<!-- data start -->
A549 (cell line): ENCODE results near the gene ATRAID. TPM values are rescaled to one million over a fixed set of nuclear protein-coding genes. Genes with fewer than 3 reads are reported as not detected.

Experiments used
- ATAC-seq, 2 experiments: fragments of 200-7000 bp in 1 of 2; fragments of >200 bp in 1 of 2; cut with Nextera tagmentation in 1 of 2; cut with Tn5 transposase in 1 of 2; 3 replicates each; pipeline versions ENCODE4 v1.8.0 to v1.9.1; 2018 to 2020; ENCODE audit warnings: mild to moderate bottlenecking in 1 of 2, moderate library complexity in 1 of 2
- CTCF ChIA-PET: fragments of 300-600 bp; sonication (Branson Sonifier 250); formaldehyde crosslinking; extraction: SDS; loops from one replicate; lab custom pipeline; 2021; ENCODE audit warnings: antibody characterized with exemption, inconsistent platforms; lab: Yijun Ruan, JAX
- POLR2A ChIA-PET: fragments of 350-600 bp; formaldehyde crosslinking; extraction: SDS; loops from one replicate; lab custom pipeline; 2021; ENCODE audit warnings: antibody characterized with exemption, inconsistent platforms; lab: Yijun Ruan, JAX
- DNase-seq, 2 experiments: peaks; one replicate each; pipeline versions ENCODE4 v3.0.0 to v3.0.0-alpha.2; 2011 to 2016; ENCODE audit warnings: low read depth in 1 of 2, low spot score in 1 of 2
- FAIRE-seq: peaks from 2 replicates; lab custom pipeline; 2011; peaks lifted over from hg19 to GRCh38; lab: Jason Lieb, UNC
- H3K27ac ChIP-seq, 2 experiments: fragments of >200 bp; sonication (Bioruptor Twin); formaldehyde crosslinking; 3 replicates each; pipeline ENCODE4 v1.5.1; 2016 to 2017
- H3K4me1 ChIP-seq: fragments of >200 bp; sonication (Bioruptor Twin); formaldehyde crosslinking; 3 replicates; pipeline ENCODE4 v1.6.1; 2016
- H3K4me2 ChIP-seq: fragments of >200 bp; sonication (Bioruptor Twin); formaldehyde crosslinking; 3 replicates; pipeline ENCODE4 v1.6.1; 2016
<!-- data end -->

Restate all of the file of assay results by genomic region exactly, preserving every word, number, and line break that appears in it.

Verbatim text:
A549 (cell line): ENCODE results near the gene ATRAID. TPM values are rescaled to one million over a fixed set of nuclear protein-coding genes. Genes with fewer than 3 reads are reported as not detected.

Experiments used
- ATAC-seq, 2 experiments: fragments of 200-7000 bp in 1 of 2; fragments of >200 bp in 1 of 2; cut with Nextera tagmentation in 1 of 2; cut with Tn5 transposase in 1 of 2; 3 replicates each; pipeline versions ENCODE4 v1.8.0 to v1.9.1; 2018 to 2020; ENCODE audit warnings: mild to moderate bottlenecking in 1 of 2, moderate library complexity in 1 of 2
- CTCF ChIA-PET: fragments of 300-600 bp; sonication (Branson Sonifier 250); formaldehyde crosslinking; extraction: SDS; loops from one replicate; lab custom pipeline; 2021; ENCODE audit warnings: antibody characterized with exemption, inconsistent platforms; lab: Yijun Ruan, JAX
- POLR2A ChIA-PET: fragments of 350-600 bp; formaldehyde crosslinking; extraction: SDS; loops from one replicate; lab custom pipeline; 2021; ENCODE audit warnings: antibody characterized with exemption, inconsistent platforms; lab: Yijun Ruan, JAX
- DNase-seq, 2 experiments: peaks; one replicate each; pipeline versions ENCODE4 v3.0.0 to v3.0.0-alpha.2; 2011 to 2016; ENCODE audit warnings: low read depth in 1 of 2, low spot score in 1 of 2
- FAIRE-seq: peaks from 2 replicates; lab custom pipeline; 2011; peaks lifted over from hg19 to GRCh38; lab: Jason Lieb, UNC
- H3K27ac ChIP-seq, 2 experiments: fragments of >200 bp; sonication (Bioruptor Twin); formaldehyde crosslinking; 3 replicates each; pipeline ENCODE4 v1.5.1; 2016 to 2017
- H3K4me1 ChIP-seq: fragments of >200 bp; sonication (Bioruptor Twin); formaldehyde crosslinking; 3 replicates; pipeline ENCODE4 v1.6.1; 2016
- H3K4me2 ChIP-seq: fragments of >200 bp; sonication (Bioruptor Twin); formaldehyde crosslinking; 3 replicates; pipeline ENCODE4 v1.6.1; 2016